Friday, April 23, 2010

One Split Done and One Man Down

Photo: AP

You know, I used to be able to go four consecutive days on six hours’ sleep, but apparently I can’t do it anymore. At least, not if I want to be effective (you try taking an exam on glomerulopathies and Acute Kidney Injury when you’re sleep-deprived and you have a splitting headache). But at any rate, I got the split I wanted, but not without some more weirdness. And that weirdness is that the back end of the rotation did a much better job pitching against the Angels than the front end of the rotation. Verlander just had no command for the majority of his outing, especially with the offspeed stuff. And with the offspeed stuff not working, the Angels could just sit and wait for the fastball, and I think they shortened his night by about two innings with all the foul balls. It reminded me of the Red Sox. There was some more good work out of the bullpen, even though Phil Coke and Ryan Perry combined for an adventure in the eighth.

The offense, meanwhile, flipped the script: They scored a bunch of runs off the starter and didn’t do anything against the bullpen (and forgive me for not going into a lot of detail; I’m so tired that everything’s kind of a blur right now). A lot of the usual suspects (Maggs, Cabrera, Guillen) knocked in most of the runs. Laird and Everett combined to finally get the Tigers a run in the second inning of a game. Unfortunately they lost Guillen as he was trying to score the sixth run (which would have scored). It looked to me like he tripped over third base as he was rounding the bag. He says the hamstring injury happened because he fell down, not the other way around, and both Tom Gage and Jason Beck have reported that he was walking around the clubhouse fairly normally with a minimal amount of pain, so hopefully that remains the case and he only has to serve the minimum stay on the DL.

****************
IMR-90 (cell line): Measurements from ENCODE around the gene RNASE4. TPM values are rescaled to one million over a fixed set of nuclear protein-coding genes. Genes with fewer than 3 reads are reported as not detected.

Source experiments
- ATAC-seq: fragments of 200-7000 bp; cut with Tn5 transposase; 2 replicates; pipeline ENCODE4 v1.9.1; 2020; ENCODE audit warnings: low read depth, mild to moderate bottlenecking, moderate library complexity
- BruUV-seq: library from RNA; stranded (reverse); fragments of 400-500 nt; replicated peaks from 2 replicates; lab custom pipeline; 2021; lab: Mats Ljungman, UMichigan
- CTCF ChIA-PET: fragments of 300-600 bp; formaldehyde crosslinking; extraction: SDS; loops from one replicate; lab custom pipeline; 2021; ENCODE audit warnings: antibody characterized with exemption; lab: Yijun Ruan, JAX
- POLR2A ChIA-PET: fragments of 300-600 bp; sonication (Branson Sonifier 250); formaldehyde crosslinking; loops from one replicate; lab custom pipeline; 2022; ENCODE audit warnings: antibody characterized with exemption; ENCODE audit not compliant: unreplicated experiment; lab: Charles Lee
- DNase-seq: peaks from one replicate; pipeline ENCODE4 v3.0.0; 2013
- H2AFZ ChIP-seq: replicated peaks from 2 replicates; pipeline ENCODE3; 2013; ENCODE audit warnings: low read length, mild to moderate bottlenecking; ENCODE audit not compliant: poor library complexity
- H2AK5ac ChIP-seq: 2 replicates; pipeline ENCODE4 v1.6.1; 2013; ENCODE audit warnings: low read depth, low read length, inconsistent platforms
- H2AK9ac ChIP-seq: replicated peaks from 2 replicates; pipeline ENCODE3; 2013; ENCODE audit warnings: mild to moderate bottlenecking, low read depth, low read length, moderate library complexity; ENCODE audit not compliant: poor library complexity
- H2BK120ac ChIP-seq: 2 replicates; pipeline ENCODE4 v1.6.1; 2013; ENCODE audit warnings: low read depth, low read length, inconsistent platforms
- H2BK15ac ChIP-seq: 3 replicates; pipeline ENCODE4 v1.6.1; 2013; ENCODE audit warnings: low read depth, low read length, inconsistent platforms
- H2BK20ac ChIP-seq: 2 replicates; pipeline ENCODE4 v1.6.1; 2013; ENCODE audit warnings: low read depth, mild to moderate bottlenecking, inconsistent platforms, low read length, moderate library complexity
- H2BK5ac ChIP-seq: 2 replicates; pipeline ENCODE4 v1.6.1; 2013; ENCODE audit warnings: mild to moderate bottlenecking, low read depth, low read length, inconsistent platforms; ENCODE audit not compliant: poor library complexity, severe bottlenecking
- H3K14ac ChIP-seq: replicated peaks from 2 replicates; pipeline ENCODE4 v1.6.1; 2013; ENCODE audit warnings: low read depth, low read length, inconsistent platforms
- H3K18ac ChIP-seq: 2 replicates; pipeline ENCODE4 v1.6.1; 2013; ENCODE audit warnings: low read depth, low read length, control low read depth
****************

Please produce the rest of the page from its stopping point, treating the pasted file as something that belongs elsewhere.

Thank God, the late start times are over with for a while. The Tigers are now in Texas, where the games start at a much more reasonable time of 8:05 Eastern. They got in at about 6 AM, so there’s gonna be a bunch of tired guys on the field tonight (The Rangers, meanwhile, are coming home from kind of a crappy road trip in which they got swept by the Yankees and lost three to the Red Sox before finally winning last night). Max Scherzer was sent there early, so he should have had a good night’s sleep (I always wonder how that works. Do they charter a flight specifically for him or does he take commercial airlines?). He was decent his last time out against the Mariners, acting as stopper and kind of righting the rotation again. He’s faced the Rangers once, in Interleague play last year, and it was a good start in which he got the win. However, that means that each Ranger has three at-bats against him at the most, and you can’t draw much from that. Michael Young has a triple against him, for what it’s worth (and he gets called Mike Young on baseball-reference). Scott Feldman was supposed to get the start for the Rangers, but he’s been scratched with illness so Rich Harden, who was supposed to start tomorrow night, will start tonight instead on regular rest. Harden is coming off a not-so-great start against the Yankees in which he walked six in 3.2 innings. He’s been tough on the Tigers, although they beat him last year when he was with the Cubs (or, I should say, they won the game he started; they would have beaten him had Joel Zumaya not given up the lead; Ryan Raburn hit a walk-off home run in that game). But the individual batting lines against Harden are not good. The best anyone’s hit him is .273 and that was Carlos Guillen. Oops. The next best mark is .250 (both Inge and Cabrera). Three Tigers have homered off him: Maggs, Cabrera, and Laird (who is not in the lineup tonight as that home run is the only hit he’s gotten in 8 at-bats off Harden to go along with 4 strikeouts). Harden is a lot tougher on righties, so it looks as though Leyland’s elected to go with every lefty available to him except Don Kelly. Brennan Boesch was called up from Toledo to replace Guillen, and he’s being slid right into the five-slot right behind Cabrera. I probably would’ve had Inge or Boesch batting third with Maggs fifth (since he’s the only other one close to Cabrera’s caliber of hitting, he’s the only one who might afford him some protection), even though that in and of itself is not ideal (though things are even less ideal for the Mud Hens right now; they’re so short-handed on the bench due to injuries and callups that they weren’t using the DH tonight and Ruddy Lugo took a line drive off the face from the very first batter of the game tonight and had to leave). And that also means there are a whopping four rookies in the lineup. Yikes.  

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